Bryan Muehlberger, is Grace Ann's father, a Saugus High School student killed by a schoolmate in Santa Clarita, Southern California. Muehlberger says that he was unaware of "ghost guns" before the 2019 shooting incident. He's now part of California Attorney General Xavier Becerra's lawsuit against the federal government to ban "ghost guns."
"Anyone can make them, anyone can carry them, anyone can fire them," Becerra said.
AG Becerra's lawsuit wants the ATF to review the definition of a firearm to include parts for the production of DIY firearms. The lawsuit asks the ATF to change its definition of a firearm to include gun parts and kits.
“The only logical intended result of a ghost gun kit is that it will become a firearm,” Becerra said.
California, however, requires a serial for every homemade firearm. Unfortunately, the law failed to prevent the criminal from obtaining an untraceable firearm.
This is because felons do not follow the law, and adding more restrictions does not force them to comply. Criminals deliberately ignore the laws no matter how many more are put in place.
Many other states do not require any serials on DIY firearms. However, the abuse of "ghost guns" in those states is equal or even lower than in California.
Firearms Policy Coalition (FPC), a Californian gun rights group notes that ATF’s decision to allow "ghost guns" is based on law and commonsense. The group president, Brandon Combs, calls the lawsuit "another outrageous example of Attorney General Becerra attacking law-abiding gun owners."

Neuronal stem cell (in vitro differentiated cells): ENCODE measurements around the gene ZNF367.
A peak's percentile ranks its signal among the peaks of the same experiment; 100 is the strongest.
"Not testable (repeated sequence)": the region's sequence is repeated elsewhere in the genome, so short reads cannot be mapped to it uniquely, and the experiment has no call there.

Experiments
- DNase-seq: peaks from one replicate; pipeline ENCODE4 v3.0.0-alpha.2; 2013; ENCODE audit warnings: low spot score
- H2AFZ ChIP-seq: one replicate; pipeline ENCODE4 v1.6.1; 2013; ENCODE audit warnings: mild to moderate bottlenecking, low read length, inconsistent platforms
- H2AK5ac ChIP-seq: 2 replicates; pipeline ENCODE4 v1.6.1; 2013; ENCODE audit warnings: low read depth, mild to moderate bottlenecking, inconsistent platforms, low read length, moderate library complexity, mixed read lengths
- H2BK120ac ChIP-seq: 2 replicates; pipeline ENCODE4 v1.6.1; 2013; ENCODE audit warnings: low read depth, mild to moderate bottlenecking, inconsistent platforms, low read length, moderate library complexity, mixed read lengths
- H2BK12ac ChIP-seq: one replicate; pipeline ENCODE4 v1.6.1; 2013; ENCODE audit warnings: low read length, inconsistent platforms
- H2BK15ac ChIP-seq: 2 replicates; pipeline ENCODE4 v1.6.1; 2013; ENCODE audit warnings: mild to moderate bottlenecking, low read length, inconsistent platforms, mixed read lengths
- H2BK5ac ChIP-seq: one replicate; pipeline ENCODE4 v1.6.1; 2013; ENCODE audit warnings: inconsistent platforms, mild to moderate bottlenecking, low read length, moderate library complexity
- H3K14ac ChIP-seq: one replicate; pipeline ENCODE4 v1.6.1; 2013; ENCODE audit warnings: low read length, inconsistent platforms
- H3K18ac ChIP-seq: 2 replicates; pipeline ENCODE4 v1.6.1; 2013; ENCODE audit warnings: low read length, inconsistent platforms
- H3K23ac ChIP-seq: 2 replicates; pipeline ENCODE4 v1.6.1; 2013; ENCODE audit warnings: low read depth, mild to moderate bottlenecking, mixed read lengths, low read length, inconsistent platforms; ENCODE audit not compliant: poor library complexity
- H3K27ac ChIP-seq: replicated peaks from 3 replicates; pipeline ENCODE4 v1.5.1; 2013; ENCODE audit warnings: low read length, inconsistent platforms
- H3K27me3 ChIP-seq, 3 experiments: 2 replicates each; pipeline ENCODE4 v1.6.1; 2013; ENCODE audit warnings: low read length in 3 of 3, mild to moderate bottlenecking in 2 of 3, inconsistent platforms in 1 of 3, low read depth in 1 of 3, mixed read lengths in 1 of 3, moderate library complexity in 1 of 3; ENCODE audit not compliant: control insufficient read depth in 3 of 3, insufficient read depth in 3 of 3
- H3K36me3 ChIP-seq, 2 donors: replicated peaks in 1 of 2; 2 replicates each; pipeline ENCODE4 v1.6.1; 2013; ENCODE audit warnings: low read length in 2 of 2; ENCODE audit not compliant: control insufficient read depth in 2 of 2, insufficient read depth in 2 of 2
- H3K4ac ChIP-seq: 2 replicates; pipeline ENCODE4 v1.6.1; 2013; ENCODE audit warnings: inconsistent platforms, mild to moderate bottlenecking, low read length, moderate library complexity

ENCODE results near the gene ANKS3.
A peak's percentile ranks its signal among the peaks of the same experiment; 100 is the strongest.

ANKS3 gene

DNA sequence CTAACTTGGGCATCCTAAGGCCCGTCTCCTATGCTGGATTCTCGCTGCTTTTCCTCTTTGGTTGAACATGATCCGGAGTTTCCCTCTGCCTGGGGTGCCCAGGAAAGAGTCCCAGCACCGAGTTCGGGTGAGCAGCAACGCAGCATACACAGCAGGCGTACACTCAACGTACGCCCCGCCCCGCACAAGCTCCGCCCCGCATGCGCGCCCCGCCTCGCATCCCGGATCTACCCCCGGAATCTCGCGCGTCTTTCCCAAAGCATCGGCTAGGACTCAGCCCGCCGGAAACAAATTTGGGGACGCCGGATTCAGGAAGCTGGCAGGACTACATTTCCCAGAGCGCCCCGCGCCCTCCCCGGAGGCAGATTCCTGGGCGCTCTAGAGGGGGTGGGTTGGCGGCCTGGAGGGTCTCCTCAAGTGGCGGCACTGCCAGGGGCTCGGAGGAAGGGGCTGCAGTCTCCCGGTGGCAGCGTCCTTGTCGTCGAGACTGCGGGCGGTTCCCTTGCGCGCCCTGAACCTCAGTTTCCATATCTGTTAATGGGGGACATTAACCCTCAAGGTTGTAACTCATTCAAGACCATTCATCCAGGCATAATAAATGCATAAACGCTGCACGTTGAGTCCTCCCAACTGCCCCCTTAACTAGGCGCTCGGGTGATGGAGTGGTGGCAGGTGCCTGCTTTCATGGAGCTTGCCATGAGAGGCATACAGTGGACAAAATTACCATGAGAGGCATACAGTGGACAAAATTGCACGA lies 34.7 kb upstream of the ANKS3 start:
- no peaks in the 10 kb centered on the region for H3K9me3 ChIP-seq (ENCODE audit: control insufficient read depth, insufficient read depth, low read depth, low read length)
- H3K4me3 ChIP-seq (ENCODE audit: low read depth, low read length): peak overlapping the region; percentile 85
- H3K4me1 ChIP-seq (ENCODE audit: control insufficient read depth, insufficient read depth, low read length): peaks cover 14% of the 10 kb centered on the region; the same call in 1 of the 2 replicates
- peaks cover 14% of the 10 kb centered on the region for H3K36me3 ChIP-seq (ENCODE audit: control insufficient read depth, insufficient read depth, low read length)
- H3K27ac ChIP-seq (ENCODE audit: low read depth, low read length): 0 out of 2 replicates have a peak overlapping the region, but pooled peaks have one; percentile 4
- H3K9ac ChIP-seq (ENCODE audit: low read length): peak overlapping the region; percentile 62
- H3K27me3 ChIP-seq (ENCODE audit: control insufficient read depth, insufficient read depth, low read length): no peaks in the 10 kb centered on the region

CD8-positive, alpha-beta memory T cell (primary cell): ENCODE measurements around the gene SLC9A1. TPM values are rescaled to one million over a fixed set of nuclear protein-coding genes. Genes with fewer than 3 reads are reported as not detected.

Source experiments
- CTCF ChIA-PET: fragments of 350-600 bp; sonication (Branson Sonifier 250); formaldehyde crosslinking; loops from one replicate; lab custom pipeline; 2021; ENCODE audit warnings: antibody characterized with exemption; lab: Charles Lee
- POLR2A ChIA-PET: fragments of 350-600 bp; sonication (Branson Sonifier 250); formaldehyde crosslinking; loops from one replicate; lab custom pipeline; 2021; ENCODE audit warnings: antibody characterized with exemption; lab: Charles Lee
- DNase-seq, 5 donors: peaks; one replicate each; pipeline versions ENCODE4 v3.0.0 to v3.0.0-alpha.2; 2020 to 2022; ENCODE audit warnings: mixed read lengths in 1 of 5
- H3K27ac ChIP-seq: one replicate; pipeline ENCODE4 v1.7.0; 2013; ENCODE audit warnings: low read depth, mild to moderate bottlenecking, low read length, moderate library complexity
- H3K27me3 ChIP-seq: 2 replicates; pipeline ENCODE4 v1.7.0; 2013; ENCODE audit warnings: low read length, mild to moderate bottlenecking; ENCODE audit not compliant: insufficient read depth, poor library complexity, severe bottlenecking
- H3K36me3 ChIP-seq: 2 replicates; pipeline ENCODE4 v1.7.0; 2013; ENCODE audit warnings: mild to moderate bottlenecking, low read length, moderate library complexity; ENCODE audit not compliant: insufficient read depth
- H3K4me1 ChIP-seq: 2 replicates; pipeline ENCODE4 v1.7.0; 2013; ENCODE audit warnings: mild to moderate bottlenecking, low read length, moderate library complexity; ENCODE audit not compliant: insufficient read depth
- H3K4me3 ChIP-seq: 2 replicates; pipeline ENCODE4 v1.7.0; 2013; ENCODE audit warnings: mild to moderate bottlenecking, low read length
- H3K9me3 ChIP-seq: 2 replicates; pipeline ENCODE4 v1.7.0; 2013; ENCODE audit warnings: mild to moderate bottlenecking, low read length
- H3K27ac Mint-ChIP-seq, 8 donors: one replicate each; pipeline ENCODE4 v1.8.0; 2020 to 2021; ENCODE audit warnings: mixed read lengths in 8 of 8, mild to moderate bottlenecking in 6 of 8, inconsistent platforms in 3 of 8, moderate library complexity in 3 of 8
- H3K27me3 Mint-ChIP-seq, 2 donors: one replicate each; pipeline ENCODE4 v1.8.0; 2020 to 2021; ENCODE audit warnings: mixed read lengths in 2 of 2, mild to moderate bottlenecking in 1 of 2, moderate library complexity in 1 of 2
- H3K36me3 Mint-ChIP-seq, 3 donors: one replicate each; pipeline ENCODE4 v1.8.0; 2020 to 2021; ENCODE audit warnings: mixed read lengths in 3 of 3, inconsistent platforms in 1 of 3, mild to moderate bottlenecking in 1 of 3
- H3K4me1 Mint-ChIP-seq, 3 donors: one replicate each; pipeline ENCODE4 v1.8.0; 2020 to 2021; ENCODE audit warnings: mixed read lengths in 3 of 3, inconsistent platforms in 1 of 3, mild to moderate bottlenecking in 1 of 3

“Under Becerra’s utterly absurd interpretation of [the] law, flat pieces of metal at Home Depot would be treated as firearms and chunks of aluminum would be so-called ‘ghost guns’," Combs adds.
Chuck Michel, an attorney for California Rifle and Pistol Association, also noted that Becerra’s approach was alarming.
"All that does is turn a bunch of people into accidental criminals."
Americans have the right to create "ghost guns." At the end of the day, killing or robbing someone is still against the law. Additionally, making laws against owning inanimate objects does nothing to deter crime. Criminals always find ways to circumvent such laws.
California is proof of this fact. Having strict gun laws, including requiring serials on DIY firearms, background checks, among others, did not deter the criminal from making one and killing someone.
And honestly, there's nothing the state can do if someone is going to create a firearm in secret. There's no way for them to regulate this.
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